When it comes to Hyundai’s offering I’m not sure which is worse — your shattered dreams, or the shattered glass that will inevitably rain down from above. You see, Hyundai’s panoramic sunroofs have a tendency to explode under normal driving conditions.
Lawsuit for Exploding Panoramic Sunroofs
In 2016 a class-action lawsuit was filed against Hyundai over concerns with their giant sunroofs. Specifically:
- The sunroofs darkened with a ceramic tint tend to shatter without warning
- Numerous complaints have been filed to the National Highway Traffic Safety Administration (NHTSA) and CarComplaints.com
- Despite its awareness of the dangerous defect, Hyundai has done nothing to fix the problem or warn drivers about the risk
“Despite its awareness of the danger, Hyundai to this day has not warned drivers about the risk of sunroof shattering, still sells the defective vehicles and denies that the defect exists even after owners experience the problem.”
Hyundai did file for a motion to dismiss the case and while the judge agreed to drop most of the lawsuit, he did allow the plaintiff to amend the complaint on claims based on fraud. The case is pending.
“_The judge said the plaintiffs can move forward based on claims of fraud and can amend the complaint if they want the judge to reconsider violations of consumer protection laws and unjust enrichment.”
Not the First Time
This isn’t the first time Hyundai’s sunroofs have been in the news.
Back in October 2012, NHTSA opened an investigation into complaints about shattering sunroofs in the Veloster. By the end of the year Hyundai agreed to recall the vehicles in question to replace their sunroofs. The automaker blamed the problem in glass that may have been damaged during installation at the factory.
A few months later, Hyundai expanded the recall to include additional Velosters but no other models were involved.
That doesn’t vibe with owners of other Hyundais experiencing similar problems. That includes the:
- 2011-2015 Sonata
- 2011-2015 Tucson
- 2011-2015 Veloster
- 2013-2015 Santa Fe
- 2013-2015 Santa Fe Sport
- 2013-2015 Elantra GT
Strange Noises From Above
Even the sunroofs that have managed to keep it together don’t exactly inspire confidence in the people sitting below them. Numerous owners have complained about strange noises from above. And this problem isn’t isolated to Hyundai.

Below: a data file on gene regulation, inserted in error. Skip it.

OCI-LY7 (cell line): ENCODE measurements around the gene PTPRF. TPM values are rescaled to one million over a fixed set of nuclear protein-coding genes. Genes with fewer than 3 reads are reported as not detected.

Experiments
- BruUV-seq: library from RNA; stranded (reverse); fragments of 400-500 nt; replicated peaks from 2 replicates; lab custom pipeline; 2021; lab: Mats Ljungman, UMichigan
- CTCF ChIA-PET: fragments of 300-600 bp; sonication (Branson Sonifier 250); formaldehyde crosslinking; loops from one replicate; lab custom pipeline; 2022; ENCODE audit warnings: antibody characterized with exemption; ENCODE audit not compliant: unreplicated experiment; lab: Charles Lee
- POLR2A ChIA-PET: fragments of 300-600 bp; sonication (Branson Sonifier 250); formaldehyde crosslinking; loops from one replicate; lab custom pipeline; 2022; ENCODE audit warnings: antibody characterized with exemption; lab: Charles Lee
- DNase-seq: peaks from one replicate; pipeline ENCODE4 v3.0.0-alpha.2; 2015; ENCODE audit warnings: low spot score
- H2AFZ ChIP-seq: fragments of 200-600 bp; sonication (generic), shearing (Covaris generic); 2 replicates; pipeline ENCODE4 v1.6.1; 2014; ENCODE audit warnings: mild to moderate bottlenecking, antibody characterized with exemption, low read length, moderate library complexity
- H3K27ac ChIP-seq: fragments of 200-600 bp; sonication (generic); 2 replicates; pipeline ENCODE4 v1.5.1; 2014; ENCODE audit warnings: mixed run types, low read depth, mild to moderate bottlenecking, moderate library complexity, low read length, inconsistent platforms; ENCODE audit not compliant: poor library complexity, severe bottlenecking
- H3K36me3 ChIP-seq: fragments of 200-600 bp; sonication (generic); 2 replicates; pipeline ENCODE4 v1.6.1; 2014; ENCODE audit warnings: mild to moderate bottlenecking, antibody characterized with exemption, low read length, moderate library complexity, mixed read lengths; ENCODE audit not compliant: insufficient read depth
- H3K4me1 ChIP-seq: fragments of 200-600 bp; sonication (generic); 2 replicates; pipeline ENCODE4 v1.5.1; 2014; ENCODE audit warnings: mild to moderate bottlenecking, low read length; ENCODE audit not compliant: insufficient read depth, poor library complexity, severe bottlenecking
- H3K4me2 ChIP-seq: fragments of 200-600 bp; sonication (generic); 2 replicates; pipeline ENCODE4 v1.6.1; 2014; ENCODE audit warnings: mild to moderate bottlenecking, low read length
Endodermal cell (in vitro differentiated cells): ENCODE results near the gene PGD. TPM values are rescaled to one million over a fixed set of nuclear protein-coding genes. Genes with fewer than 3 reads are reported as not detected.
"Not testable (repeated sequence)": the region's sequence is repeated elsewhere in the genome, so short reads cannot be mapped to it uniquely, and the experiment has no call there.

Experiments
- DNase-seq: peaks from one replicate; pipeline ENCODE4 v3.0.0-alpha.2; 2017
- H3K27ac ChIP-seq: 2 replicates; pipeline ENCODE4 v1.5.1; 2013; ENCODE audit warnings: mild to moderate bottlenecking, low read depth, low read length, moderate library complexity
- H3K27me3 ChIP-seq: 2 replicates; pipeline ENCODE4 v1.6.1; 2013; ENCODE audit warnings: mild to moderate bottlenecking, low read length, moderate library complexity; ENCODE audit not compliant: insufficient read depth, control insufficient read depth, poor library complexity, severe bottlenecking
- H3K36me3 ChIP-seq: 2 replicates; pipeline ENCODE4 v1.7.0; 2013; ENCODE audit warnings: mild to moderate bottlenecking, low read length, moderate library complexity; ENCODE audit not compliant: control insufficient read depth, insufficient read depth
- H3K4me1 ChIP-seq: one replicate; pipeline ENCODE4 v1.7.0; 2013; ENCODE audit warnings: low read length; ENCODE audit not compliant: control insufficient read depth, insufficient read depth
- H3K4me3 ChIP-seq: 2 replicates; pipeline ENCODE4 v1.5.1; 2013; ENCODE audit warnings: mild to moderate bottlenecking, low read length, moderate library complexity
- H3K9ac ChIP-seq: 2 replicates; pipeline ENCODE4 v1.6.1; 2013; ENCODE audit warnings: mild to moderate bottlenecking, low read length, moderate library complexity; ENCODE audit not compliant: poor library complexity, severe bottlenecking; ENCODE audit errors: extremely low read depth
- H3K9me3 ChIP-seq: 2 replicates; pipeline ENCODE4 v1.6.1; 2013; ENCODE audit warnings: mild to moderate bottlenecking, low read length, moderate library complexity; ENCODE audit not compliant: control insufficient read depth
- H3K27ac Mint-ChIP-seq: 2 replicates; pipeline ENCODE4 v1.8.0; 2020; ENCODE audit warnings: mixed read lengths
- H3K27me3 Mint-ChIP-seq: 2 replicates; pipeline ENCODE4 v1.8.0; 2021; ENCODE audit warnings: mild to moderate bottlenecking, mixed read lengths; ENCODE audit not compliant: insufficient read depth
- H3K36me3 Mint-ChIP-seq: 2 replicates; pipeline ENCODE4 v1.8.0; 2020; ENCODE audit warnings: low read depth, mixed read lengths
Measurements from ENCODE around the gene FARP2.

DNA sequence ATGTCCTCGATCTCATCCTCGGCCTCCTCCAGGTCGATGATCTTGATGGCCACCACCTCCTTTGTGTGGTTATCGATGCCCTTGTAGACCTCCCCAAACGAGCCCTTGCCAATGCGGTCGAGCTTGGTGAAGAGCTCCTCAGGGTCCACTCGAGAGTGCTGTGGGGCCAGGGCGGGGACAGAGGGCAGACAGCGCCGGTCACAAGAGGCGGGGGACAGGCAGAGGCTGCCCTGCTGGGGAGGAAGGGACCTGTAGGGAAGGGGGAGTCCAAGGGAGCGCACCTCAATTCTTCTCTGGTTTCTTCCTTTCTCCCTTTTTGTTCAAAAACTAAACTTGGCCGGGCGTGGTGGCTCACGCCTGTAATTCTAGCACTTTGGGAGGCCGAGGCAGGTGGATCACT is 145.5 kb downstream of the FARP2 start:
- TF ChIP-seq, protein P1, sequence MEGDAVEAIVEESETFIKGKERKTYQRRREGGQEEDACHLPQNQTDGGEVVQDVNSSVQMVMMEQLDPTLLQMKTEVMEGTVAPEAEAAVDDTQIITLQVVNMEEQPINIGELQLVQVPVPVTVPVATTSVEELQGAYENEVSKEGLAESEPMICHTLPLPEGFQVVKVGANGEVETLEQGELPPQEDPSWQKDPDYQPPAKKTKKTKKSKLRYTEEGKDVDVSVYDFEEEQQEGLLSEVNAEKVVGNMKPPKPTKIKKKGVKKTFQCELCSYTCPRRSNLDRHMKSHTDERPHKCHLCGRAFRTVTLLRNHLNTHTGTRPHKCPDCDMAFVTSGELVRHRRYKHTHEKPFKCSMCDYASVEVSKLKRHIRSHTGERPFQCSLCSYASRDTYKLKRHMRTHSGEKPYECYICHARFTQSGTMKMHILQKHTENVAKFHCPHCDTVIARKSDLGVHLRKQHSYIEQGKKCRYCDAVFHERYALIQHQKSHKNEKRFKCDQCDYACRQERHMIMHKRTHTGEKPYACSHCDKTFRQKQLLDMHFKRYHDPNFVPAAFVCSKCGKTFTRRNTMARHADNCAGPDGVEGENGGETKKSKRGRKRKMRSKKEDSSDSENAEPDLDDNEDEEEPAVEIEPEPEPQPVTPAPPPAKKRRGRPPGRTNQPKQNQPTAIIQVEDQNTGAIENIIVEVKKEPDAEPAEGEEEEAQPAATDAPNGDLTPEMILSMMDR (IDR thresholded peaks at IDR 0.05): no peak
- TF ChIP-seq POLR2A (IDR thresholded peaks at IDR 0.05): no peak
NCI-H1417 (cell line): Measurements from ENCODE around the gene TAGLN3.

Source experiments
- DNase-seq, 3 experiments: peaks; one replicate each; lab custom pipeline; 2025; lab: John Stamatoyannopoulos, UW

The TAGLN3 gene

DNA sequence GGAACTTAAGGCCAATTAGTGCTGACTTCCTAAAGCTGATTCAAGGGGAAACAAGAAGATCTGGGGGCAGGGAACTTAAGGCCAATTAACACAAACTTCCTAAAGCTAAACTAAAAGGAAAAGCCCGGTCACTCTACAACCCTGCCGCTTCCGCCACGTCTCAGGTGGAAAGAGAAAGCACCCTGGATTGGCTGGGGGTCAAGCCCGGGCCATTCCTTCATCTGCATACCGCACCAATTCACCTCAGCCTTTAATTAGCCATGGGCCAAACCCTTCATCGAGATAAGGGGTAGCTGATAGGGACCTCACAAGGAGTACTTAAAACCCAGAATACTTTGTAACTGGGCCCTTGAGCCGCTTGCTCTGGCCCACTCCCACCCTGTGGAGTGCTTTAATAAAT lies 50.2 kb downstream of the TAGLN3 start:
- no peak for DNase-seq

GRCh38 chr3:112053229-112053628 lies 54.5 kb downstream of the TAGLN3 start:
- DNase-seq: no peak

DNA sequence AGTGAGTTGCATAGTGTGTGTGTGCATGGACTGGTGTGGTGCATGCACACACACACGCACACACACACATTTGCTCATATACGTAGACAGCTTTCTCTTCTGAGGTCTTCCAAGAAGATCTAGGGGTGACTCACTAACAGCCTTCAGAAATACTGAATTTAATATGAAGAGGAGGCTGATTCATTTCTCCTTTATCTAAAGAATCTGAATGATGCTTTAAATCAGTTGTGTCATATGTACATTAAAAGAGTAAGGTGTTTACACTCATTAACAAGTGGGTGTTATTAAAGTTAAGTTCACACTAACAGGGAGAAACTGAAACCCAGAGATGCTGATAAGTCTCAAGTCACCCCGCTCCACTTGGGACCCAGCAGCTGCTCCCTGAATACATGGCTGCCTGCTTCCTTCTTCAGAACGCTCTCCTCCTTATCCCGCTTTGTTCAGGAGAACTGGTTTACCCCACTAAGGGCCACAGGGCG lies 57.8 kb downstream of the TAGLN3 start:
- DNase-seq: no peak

“_Panoramic sunroofs introduce added complexity to a vehicle. Suddenly you’ve got two or more heavy glass panels; motors, channels and rollers for the sunshade; plus the main motor and sliding mechanism for the sunroof panel itself.
Aside from all being parts which could break or go wrong, they’re all positioned directly above your head, with the potential for a myriad of rattles, squeaks and flexing noises to develop and annoy the hell out of you as you drive along._ — Motoringbox.com”
Fixing a Panoramic Sunroof’s Noise
Fixing the squeaks from a sunroof is a bit of a crapshoot. First, you need to find a mechanic willing to do it and that’s often difficult if they can’t replicate the issue during a short test drive. Second, if you do find someone to help you out it can be tricky isolating the source of the noise. Here’s a few tips from owners who have had success:
- Lube it up: lubricate the dealers and the sunroof track itself
- Tighten the bolts securing the sunroof crossbar
- If all else fails, closing the shade can help mask the noise
Hyundai has issued a technical service bulletin (TSB) in the past on how to treat panoramic sunroof noise:
“On some 2012-2013 Sonata (YF) and 2012 Sonata Hybrid (YF-HEV) vehicles with panoramic sunroof, a slight creaking or rattle noise in the roof may be heard. If the source of the noise is around the roof area on top of the B-pillar, follow the procedure outlined in this bulletin to eliminate the noise.”
This TSB recommends the dealership use acoustic felt and Loctite to secure the sunroof cross-members to stop the creaking.